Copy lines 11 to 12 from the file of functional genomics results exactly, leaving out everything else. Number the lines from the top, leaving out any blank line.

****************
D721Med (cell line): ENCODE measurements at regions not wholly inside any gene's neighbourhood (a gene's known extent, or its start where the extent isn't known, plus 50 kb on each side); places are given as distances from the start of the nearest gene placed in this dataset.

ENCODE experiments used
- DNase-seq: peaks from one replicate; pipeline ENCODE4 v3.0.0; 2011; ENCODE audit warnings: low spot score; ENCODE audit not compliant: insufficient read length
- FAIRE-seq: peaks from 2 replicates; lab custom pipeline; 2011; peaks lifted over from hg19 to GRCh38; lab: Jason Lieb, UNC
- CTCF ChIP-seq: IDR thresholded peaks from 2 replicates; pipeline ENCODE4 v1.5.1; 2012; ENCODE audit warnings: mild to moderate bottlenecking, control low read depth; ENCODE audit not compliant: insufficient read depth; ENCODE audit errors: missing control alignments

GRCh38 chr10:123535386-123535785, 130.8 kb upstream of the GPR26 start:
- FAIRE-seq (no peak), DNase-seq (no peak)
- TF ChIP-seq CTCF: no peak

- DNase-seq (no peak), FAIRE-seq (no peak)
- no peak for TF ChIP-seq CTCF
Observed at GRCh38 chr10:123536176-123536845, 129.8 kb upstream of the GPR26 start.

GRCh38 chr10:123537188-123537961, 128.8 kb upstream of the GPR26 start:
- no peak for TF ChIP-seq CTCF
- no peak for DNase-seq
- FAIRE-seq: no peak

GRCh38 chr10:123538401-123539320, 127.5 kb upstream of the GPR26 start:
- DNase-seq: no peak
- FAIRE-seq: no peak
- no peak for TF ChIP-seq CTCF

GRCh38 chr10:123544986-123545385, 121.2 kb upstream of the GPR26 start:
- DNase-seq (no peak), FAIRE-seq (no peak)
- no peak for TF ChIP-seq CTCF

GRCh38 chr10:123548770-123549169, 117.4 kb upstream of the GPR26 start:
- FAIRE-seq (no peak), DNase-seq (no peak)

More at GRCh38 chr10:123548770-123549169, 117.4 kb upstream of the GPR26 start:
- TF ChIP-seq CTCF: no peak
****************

Observed at GRCh38 chr10:123536176-123536845, 129.8 kb upstream of the GPR26 start.

GRCh38 chr10:123537188-123537961, 128.8 kb upstream of the GPR26 start: